"...for my house will be called a house of prayer for all peoples." Isaiah 56:7

"O Lord,...you have been pleased to bless this house of your servant, so that it will always remain. It is you, O Lord, who blessed it, and it will be blessed forever." 1 Chr 17: 26-27

Sr. Marie De Mandat-Grancey Foundation
P.O.Box 275
Cold Spring Harbor, NY 11724 USA

" I am not a priest and cannot bless them, but all that the heart of a mother can ask of God for her children, I ask of Him and will never cease to ask Him." ~ Sister Marie

“The grace of our Lord be with us forever.” ~ Sr. Marie

Saturday, March 8, 2014

Sister Marie by Dan Murr - Segment 6

When Pope Leo XII put out the call for missionaries to serve in the Middle East in 1886, Sister Marie was nearly 50. With the Le Pecq orphanage to become history, she answered the call for what would be her last assignment: The Navy Hospital at Smyrna, Turkey. It would be her most exciting assignment of all.

As the ship entered the harbor at Smyrna, Turkey, which lay on the coast of the Aegean Sea, Sister Marie de Mandat-Grancey gazed out at the big city and wondered what lay ahead of her. Smyrna, mentioned in the bible, is the third largest city in this Muslim country.

When Pope Leo XII put out his call in 1886 for French missionaries to serve in the Middle East, the Daughters of Charity felt the orphanage at Le Pecq had served its purpose. So Sister Marie, approaching 50 years of age, answered the Pope’s call. She sailed for Smyrna where she was assigned to the order’s hospital and upon her arrival, discovered the facility was under supervision of the French Navy. Her job would be to nurse both civilian and military personnel. In answering God’s call to serve the sick and suffering, she was totally committed to His Divine guidance.

In the early 14th century, King Francis I signed a trade treaty with the Muslim Sultan of the Ottoman Empire and France began to develop as a world power. That treaty shocked other world powers. In the ensuing centuries, France developed a Navy of galley ships for trade and warfare over the entire Mediterranean Sea.

Aboard one of those ships was Vincent de Paul, a young priest and passenger en route back to France after he had collected a bad debt for a woman who had bequeathed money to him. The ship was captured by pirates and Vincent was taken off and sold as a slave to a wealthy Muslim man in northern Africa. When his owner died, he became the property of another man, but when Vincent managed to convert his new young owner to Christianity, he was set free in 1607.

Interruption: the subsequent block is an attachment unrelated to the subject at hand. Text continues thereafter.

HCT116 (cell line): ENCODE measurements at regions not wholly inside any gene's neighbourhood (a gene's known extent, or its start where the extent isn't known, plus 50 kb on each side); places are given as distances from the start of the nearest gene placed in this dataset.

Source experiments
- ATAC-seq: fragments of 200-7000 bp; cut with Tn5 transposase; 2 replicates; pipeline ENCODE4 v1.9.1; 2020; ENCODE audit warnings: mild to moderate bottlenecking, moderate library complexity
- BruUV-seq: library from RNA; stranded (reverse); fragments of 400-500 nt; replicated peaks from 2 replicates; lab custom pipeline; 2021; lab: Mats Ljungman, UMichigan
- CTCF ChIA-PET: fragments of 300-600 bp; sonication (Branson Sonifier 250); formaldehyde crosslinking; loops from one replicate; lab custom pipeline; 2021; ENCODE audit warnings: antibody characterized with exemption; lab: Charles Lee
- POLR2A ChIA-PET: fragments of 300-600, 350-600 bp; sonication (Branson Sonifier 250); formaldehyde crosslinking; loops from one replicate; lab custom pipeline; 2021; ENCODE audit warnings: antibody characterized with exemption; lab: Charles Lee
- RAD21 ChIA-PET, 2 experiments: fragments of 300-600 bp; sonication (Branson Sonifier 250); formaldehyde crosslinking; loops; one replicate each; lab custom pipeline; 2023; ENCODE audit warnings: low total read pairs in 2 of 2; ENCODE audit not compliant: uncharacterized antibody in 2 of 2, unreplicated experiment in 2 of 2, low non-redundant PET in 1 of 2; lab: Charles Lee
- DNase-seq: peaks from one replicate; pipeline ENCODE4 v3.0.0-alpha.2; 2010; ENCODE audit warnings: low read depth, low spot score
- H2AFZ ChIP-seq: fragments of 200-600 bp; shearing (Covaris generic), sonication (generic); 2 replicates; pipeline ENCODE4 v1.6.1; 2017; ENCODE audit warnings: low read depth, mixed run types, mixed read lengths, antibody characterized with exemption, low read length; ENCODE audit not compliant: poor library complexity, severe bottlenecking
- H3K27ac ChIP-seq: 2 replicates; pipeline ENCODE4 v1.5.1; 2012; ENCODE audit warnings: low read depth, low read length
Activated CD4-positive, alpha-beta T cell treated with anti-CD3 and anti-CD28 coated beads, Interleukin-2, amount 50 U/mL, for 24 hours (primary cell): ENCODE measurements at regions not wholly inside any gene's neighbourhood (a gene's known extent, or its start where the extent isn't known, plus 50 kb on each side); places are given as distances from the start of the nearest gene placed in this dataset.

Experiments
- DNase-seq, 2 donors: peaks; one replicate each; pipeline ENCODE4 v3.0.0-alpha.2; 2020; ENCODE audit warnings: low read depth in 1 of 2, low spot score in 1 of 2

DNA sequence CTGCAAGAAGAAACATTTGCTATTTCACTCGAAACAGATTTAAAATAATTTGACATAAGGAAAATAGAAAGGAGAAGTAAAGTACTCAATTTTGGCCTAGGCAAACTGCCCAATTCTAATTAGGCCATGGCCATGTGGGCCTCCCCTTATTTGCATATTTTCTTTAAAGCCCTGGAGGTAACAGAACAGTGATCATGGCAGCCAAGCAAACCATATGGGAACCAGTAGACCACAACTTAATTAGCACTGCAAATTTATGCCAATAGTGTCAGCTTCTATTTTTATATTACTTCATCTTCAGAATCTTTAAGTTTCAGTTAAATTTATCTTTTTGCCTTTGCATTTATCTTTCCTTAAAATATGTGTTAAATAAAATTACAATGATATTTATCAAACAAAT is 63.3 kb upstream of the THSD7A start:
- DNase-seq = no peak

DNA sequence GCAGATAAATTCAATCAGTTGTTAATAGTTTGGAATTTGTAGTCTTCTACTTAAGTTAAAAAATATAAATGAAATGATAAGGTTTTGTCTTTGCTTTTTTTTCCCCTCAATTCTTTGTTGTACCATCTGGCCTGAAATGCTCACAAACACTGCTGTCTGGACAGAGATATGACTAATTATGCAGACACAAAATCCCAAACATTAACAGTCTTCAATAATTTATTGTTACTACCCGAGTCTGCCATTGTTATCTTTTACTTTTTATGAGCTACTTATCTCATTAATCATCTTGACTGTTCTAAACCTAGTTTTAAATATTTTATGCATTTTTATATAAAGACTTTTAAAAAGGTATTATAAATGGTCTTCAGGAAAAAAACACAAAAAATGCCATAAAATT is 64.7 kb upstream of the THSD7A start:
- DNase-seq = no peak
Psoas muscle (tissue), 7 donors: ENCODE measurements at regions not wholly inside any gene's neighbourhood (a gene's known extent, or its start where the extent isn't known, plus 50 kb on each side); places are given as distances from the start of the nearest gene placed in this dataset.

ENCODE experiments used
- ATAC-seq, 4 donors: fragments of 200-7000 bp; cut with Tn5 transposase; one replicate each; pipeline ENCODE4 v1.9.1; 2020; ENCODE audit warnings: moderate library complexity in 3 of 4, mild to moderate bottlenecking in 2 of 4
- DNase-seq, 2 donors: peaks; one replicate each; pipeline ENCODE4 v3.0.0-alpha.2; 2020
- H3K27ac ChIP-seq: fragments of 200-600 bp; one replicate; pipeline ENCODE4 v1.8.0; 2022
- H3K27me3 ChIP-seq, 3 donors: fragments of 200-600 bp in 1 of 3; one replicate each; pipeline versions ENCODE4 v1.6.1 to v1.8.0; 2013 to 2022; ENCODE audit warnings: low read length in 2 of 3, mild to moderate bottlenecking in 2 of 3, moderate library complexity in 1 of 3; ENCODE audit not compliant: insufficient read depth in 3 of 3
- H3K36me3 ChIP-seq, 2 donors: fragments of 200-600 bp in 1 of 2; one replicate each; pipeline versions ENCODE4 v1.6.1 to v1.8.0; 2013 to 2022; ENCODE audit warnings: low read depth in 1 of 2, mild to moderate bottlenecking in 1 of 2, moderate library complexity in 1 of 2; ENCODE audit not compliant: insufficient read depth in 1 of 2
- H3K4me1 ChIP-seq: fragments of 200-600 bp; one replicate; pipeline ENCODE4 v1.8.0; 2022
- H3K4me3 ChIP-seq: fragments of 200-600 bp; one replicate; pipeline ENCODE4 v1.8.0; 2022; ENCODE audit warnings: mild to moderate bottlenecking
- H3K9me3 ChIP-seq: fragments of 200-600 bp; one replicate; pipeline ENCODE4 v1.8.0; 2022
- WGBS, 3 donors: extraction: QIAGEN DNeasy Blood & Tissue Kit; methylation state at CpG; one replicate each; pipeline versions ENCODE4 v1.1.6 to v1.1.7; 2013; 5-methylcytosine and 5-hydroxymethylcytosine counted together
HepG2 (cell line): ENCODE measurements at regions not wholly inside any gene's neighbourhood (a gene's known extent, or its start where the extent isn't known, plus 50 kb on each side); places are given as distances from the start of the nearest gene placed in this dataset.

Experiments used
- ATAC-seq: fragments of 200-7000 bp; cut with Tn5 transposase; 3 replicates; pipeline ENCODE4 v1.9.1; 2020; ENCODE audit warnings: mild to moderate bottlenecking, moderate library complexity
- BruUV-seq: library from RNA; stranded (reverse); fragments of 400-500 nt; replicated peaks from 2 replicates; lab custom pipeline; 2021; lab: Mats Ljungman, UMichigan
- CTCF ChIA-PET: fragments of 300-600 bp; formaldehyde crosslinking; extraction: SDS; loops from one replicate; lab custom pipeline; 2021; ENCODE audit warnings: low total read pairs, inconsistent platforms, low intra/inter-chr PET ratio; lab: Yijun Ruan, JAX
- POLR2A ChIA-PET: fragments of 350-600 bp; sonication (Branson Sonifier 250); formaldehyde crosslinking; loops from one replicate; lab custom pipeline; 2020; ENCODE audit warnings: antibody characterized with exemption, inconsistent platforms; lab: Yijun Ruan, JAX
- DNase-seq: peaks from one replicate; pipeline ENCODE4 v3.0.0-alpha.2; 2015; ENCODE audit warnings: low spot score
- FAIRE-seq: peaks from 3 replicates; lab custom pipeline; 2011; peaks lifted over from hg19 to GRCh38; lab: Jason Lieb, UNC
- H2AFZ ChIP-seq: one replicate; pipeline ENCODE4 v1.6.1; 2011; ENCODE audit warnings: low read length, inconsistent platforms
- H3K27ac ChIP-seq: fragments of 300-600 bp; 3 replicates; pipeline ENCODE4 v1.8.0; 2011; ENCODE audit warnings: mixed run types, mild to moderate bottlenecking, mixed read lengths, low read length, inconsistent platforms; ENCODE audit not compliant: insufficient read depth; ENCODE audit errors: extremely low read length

When Pope Leo XIII asked for volunteers as missionaries and assistants, it was natural for him to seek aid from France. Vincentian priests and brothers along with other French clergy were already stationed there. Thus Sister Marie, with a family background of members who joined in military forays and with her nurse’s training, was quick to volunteer.
Ah! Smyrna! Sister Marie was familiar with Smyrna because of John the Evangelist’s writings in Chapter 2 of the book of Revelation.

John was a prisoner at that time on the island of Patmos, located about fifty miles south of Ephesus, because he had proclaimed God’s word and gave testimony to Jesus. Patmos was located in the Aegean Sea and one of the Sporades islands used as a penal colony by the Romans.

As Sister Marie left the ship after it docked at Smyrna, she was well-aware that she was not arriving alone. Sister Rosalie, who had been in charge of the sewing room at Le Pecq, was with her. And there waiting to give her a great welcome was the robust, grateful Sister Jeanne, whom Marie had nursed back to health several years before also at Le Pecq.

The hospital facility had been active since the Crimean War, but afterward, the French had neglected it, lost interest, the military failed to support it and it had become severely dilapidated physically and lacked equipment. On her first walk-through, she was certain that her new mission needed much care. In fact, it was in dire need of total repair by dedicated workers. It could not continue to properly function as a hospital without new equipment. That was its greatest need. The Naval Station had closed when the war ended, but the hospital remained in operation even though ships had no reason to anchor at Smyrna.
Not only was it in dire need of new medical equipment, but living quarters of the medical staff needed improvement. This impoverished facility would be her home for the rest of her life.

Sister Marie at age 50, is filled with enthusiasm for this new mission. There was plenty of work to be done and she already knew the strengths of the two sisters with whom she previously had worked and lived.

Sister Marie also knew she was in a Muslim land and would need to cultivate a proper relationship to this non-Christian population. She didn’t know how it would work out, but she knew she had to make it better for all of them. She would depend on her beloved patroness, the Blessed Virgin Mary, for guidance.

Segment 7: The task of making a change in the atmosphere of an entire area is launched by Sister Marie.

Scroll the left toolbar for previous segments under the heading "Sister Marie Series by Dan Murr."